California Sports Betting Update: State GOP Says No to Both Measures
The California Republican Party on Friday announced its positions on the ballot measures going before voters in November, and when it came to the two sports betting measures, the GOP’s delegates took the same position on both.
The party formally voted to oppose Proposition 26, which would legalize retail sports betting at tribal casinos and state-licensed racetracks, and Proposition 27, which would allow online sports betting across the state.
“Voters are with Republicans on the ideas, and with our final ballot initiative positions now in place, we are ready to put in the work to ensure that voters are with us again this November,” state party Chairwoman Jessica Millan Patterson said in a statement. “From now until polls close, we will be talking to voters about these important initiatives.”
Last month, the California Democratic Party announced its executive board formally voted to oppose Prop 27. However, it chose to remain neutral on Prop 26. And just last week, the state legislative leaders from both parties came together to announce their opposition to the online measure.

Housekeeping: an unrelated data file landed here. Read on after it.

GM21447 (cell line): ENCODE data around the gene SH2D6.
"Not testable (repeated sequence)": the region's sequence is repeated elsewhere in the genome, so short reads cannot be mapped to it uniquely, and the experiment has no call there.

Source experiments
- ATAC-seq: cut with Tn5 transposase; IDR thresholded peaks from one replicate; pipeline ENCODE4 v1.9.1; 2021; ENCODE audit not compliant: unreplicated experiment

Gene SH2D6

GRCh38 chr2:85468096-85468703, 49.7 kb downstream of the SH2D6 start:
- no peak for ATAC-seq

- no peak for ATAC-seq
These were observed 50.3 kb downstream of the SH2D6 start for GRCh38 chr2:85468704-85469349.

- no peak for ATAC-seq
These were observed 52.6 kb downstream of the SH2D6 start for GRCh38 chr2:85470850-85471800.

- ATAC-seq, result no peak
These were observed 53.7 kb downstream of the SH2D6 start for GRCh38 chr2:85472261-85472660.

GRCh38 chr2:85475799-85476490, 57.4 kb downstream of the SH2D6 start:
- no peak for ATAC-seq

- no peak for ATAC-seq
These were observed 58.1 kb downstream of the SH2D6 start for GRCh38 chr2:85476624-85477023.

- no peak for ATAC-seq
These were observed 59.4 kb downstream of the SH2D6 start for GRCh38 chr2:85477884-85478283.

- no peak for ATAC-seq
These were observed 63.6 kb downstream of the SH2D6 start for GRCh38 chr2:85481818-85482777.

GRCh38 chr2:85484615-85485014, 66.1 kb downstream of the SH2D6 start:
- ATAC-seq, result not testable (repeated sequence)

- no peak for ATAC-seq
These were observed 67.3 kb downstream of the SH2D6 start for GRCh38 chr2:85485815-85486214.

Tribal Group Quick to Respond
Tribal gaming supporters were quick to pounce on the GOP’s position – at least its opposition to the online sports betting measure. On Friday afternoon, the “Coalition for Safe, Responsible Gaming,” a tribal-backed political committee that supports Prop 26 and opposes Prop 27, issued a statement noting that both major parties were in unison on Prop 27. That statement included remarks from both party’s chairs, and each claimed the online measure hurts tribal gaming.
Prop 27 breaks the promise made to California’s Native American tribes to grant them the sovereign right to operate gaming in California in order to improve the lives of their communities across the state,” Patterson said. “We stand with California tribes and oppose Prop 27.”
Patterson’s comment was also published by “Californians for Tribal Sovereignty and Safe Gaming,” another tribal-backed committee that’s opposed to Prop 27.
While the party seems to back tribal gaming, the GOP did not take the next step to support – or even remain neutral on – Prop 26.
In a statement to Casino.org, Ellie Hockenbury, the state GOP deputy executive director and communications director, said that Republican leaders are wary about a provision in Prop 26 that would allow tribes or other groups to take cardroom casinos to court over allegations of illegal gaming practices.
“Prop. 26 threatens jobs and local economies and is an expansion of PAGA-like provisions, opening the door to frivolous lawsuits where businesses can be sued regardless of whether or not they are found in violation,” Hockenbury said. “We do not support Prop. 26 and the uncertainty it would provide for businesses and the local communities that rely on them.”
Tribal gaming supporters claim the PAGA – short for Private Attorney General Act – would not harm any cardroom that’s acting in accordance with state laws.
Besides retail sports betting and the PAGA provision, Prop 26 would also allow tribal casinos to offer roulette and dice-based table games at their casinos.